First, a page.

Film

Whiplash and the Dangerous Myth of the Suffering Artist

Whiplash and the Dangerous Myth of the Suffering Artist

Spoilers lie ahead.

I finally got round to watching Whiplash. It’s a great film about a drummer, Andrew in a prestigious school who wants to be the best jazz drummer that ever existed. He’s shooting for genius, nothing less. He manages to draw the attention of the best music teacher in the school, Fletcher. Only problem is, Fletcher is a bully and his methods are abusive and dangerous. Continue reading →

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The Ambiguity of Captain Fantastic

The Ambiguity of Captain Fantastic

Captain Fantastic is a brilliant film. Sensitive and compassionate, it tells the story of a family isolated from society, who are forced to go cross country to attend their mother’s funeral. In doing so, they have to enter mainstream society for the first time. It is remarkably beautiful, with an excellent script and nuanced performances, especially from the children and Viggo Mortensen as Ben.

Ben is a dropout from society, obsessed with Noam Chomsky. He has removed his children from society and taken them deep into the woods. There, he raises his children on a steady diet of exercise and books, forcing them to think deeply and analyse what they read. He is anti-society and anti- establishment and forces these views on his children.
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Ponyo and Adaptation

Ponyo and Adaptation

Ponyo is a joyous film, a celebration of childhood and youth with beautiful visuals. It’s pure joy from start to finish, with inventive twists and a unique style. Generally, Studio Ghibli films are among some of my favourites because of the rambling yet emotional stories that feel very different to any other film. This film is no exception, with a wide ranging plot involving prehistoric fish and mysterious spirits of the sea.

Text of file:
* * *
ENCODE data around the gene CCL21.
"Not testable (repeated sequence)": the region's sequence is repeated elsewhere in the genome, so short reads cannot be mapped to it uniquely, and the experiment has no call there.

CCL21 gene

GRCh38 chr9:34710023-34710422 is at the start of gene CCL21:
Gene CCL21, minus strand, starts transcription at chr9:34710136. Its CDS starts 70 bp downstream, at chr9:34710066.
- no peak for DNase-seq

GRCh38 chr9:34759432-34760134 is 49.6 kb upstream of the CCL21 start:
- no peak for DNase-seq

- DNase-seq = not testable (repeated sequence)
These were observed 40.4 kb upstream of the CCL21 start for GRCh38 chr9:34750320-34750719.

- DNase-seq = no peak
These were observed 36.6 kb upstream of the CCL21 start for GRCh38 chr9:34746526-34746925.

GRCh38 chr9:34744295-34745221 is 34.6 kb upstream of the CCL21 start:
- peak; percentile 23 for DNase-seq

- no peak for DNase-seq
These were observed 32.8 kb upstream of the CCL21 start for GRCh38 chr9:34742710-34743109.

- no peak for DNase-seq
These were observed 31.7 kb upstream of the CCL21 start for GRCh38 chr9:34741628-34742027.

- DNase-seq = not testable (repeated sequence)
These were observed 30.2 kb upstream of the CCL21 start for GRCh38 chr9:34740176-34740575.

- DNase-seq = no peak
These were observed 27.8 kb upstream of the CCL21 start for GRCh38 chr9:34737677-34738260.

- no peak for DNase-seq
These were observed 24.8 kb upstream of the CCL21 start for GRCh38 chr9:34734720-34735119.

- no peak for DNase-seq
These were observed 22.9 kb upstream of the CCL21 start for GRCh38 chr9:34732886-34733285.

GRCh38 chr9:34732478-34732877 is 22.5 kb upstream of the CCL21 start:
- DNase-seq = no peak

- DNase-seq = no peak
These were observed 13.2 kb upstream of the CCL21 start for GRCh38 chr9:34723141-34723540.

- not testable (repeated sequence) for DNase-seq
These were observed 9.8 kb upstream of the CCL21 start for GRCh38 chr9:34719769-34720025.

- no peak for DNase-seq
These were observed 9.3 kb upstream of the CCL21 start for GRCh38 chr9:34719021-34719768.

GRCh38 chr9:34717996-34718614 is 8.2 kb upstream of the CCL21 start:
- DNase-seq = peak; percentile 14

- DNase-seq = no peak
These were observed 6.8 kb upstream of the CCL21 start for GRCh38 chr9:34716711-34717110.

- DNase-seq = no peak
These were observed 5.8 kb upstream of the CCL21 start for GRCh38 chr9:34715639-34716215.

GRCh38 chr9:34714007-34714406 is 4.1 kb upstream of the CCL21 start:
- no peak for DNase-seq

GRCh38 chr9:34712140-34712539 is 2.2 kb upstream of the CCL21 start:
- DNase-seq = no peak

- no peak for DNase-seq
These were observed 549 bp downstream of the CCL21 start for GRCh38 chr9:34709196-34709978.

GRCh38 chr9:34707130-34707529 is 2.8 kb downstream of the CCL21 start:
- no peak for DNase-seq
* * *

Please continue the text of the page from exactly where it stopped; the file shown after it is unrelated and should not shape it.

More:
Ponyo is the story of a fish who is swept ashore and rescued by a human boy, Sōsuke. She refuses to return to the sea and wants to be human, which throws the whole balance of nature off kilter. The only way she can survive is to have a true kiss with Sōsuke and then become fully human, or else become sea foam.
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Thoughts on ‘High Rise’

Thoughts on ‘High Rise’

Last Saturday, somewhat spontaneously, I went to see High Rise, the newest film by Ben Wheatley. I’d previously seen Sightseers and A Field in England and enjoyed them both. The later wasn’t wholly successful, but it felt very different to any other film I’d seen before.

High Rise looks like his most conventional film yet, given its slick advertising and Hollywood stars like Tom Hiddleston and Sienna Miller. However, it manages to be much more shocking and unconventional.
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